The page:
Large-mantle Physa -
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State Rank Reason (see State Rank above)
Due to this restricted distribution and only a few known occurrences, this species was placed on the MT Species of Concern list as S1, critically imperiled. It is at high risk of extirpation in the state because of very limited and/or potentially declining population numbers, range and/or habitat.
See Taylor (1988) for full description.
Physa megalochlamys has two distinctive characters: a large, thin shell and a mantle that is substantially overfolded (Frest and Johannes 1995).
Records are from the National Bison Range, Moiese, MT (Frest and Johannes 1995). Status of current distribution unknown. As of Taylor's 1988 species-description, 16 scattered sites had been identified in North America located in, SK, MT, UT, CO, ID, WY, and OR. Historically, this species probably ranged from southern Canada through the Pacific Northwest and the Rocky Mountain States lying east of the Cascade Mountains as far as western MT, UT, and CO (Taylor 1988).
Observations in Montana Natural Heritage Program Database
Number of Observations:
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Map Help and Descriptions
(Observations spanning multiple months or years are excluded from time charts)
Physa megalochlamys is typically found in marshes or ponds, such as a lily pond in the case of the type species (Frest and Johannes 1995, Taylor 1988). The preferred substrate is characteristically a fine mud type (Frest and Johannes 1995).
Like most snails, these are herbivorous- scrapers of algae, detritus and diatoms from other vegetation of benthic substrates.
Physa megalochlamys forms colonies in the typically muddy conditions found in Typha-Scirpus marshes (Frest and Johannes 1995). Taylor (1988) notes that the ponds and/or marshes chosen by this snail can experience seasonal fluctuations up to and including the point of desification.
Limited distribution. It was considered threatened by Frest and Johannes (1997) in their overview of mollusks of the Interior Columbia basin.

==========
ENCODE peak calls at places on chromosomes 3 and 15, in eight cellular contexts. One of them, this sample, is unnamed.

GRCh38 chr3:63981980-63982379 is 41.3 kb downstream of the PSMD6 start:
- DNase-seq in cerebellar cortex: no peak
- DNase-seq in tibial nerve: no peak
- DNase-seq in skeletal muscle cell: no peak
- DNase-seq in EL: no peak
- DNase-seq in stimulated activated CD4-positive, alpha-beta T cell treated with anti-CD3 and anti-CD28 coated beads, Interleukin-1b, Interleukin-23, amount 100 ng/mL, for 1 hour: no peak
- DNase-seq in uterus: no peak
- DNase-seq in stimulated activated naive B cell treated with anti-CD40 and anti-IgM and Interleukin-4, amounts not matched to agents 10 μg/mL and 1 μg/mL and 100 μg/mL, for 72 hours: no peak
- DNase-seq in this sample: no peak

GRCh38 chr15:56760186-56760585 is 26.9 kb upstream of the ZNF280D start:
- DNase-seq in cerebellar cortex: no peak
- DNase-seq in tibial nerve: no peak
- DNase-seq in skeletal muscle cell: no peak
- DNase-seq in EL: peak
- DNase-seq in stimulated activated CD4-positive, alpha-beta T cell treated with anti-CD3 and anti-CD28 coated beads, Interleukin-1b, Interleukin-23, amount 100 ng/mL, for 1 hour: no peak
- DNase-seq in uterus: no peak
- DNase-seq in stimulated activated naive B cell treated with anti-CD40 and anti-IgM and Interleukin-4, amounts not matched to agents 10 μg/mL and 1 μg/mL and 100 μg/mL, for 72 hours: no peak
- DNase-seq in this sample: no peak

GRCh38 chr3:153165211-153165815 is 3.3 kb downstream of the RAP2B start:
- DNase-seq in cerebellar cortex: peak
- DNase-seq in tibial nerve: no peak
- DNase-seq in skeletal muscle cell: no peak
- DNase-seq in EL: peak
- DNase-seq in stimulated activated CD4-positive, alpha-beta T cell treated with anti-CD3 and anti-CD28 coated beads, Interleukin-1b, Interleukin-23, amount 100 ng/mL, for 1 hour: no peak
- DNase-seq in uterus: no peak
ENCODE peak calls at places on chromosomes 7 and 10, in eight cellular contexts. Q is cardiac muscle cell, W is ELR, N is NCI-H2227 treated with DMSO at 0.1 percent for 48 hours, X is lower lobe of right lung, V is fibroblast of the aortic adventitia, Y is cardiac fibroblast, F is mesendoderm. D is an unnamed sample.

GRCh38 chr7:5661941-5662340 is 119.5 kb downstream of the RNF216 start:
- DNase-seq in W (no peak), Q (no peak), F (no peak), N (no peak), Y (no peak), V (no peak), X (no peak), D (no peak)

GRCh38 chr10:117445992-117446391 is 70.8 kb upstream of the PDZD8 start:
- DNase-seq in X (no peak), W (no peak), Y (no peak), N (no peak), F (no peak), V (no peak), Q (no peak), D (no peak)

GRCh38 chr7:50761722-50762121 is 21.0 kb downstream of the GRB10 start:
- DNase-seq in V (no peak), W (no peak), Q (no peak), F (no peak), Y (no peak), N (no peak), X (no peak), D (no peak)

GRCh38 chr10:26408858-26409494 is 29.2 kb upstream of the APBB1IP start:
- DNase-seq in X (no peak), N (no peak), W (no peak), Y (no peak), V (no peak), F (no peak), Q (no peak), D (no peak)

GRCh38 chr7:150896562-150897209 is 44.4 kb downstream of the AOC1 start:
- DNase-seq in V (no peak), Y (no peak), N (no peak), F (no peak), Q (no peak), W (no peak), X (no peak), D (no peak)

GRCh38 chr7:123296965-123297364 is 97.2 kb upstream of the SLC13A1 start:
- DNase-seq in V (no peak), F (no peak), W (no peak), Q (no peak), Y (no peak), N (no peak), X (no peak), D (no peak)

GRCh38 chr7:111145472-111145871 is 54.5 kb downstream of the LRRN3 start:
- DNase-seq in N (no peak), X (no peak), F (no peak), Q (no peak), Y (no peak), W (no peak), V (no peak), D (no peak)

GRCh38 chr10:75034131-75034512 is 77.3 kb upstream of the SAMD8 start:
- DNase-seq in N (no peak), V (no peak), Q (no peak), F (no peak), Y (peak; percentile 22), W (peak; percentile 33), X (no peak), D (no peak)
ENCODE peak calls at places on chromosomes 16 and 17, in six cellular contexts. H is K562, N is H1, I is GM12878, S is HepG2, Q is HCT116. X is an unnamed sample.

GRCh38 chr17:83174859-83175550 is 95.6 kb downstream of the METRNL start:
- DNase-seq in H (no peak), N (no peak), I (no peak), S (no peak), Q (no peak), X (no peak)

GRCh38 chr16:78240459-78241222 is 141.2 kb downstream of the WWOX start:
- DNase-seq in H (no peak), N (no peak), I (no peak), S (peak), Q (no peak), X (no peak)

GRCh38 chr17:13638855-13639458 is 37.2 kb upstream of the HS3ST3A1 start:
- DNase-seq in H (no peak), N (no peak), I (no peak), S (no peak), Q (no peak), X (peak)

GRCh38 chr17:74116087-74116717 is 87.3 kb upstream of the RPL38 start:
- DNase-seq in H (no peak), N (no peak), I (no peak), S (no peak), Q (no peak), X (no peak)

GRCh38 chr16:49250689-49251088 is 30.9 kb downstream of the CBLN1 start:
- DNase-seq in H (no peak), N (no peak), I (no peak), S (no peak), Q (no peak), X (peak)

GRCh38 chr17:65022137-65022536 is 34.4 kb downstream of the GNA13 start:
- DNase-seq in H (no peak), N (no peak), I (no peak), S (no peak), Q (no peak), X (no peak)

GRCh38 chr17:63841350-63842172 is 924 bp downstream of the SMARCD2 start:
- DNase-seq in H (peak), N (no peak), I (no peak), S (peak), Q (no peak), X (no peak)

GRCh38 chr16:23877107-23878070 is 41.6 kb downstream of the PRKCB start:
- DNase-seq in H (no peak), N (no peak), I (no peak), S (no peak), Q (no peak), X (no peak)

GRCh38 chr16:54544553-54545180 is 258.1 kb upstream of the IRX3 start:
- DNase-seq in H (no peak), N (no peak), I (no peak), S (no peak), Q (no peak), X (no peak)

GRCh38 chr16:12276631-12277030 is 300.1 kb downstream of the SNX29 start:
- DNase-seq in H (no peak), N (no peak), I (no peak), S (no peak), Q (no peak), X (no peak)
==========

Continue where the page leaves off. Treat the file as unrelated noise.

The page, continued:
Threats or Limiting Factors
Physa megalochlamys can be considered moderately threatened since it is known from only a few sites with known impact. Threats include draining and dredging of marshes, treatment of wetlands and marshes with insecticides and pesticides, eutropification from agricultural runoff and irrigation diversion and returns, urbanization and other construction-related destruction of marshes and swamps (Frest and Johannes 1995). The major threats to species survival are habitat loss and destruction due to modification of marsh land for human activities. Specific threats include draining and dredging, insecticide spraying, nutrient build up due to agricultural runoff, irrigation systems, and encroaching urbanization (Frest and Johannes 1995).
Literature Cited Above
Legend: View Online Publication Frest, T.J. and E.J. Johannes. 1995. Interior Columbia Basin mollusk species of special concern. Final report to the Interior Columbia Basin Ecosystem Management Project, Walla Walla, WA. Contract #43-0E00-4-9112. 274 pp. plus appendices. Frest, T.J. and E.J. Johannes. 1997. Land snail survey of the lower Salmon River drainage, Idaho. Idaho Bureau of Land Management Technical Bulletin No. 97-18. Taylor, D.W. 1988. New species of Physa (Gastropoda: Hygrophila) from the Western United States. Malacological Review 21(1-2): 43-79. Additional Sources of Information Related to "Snails / Slugs"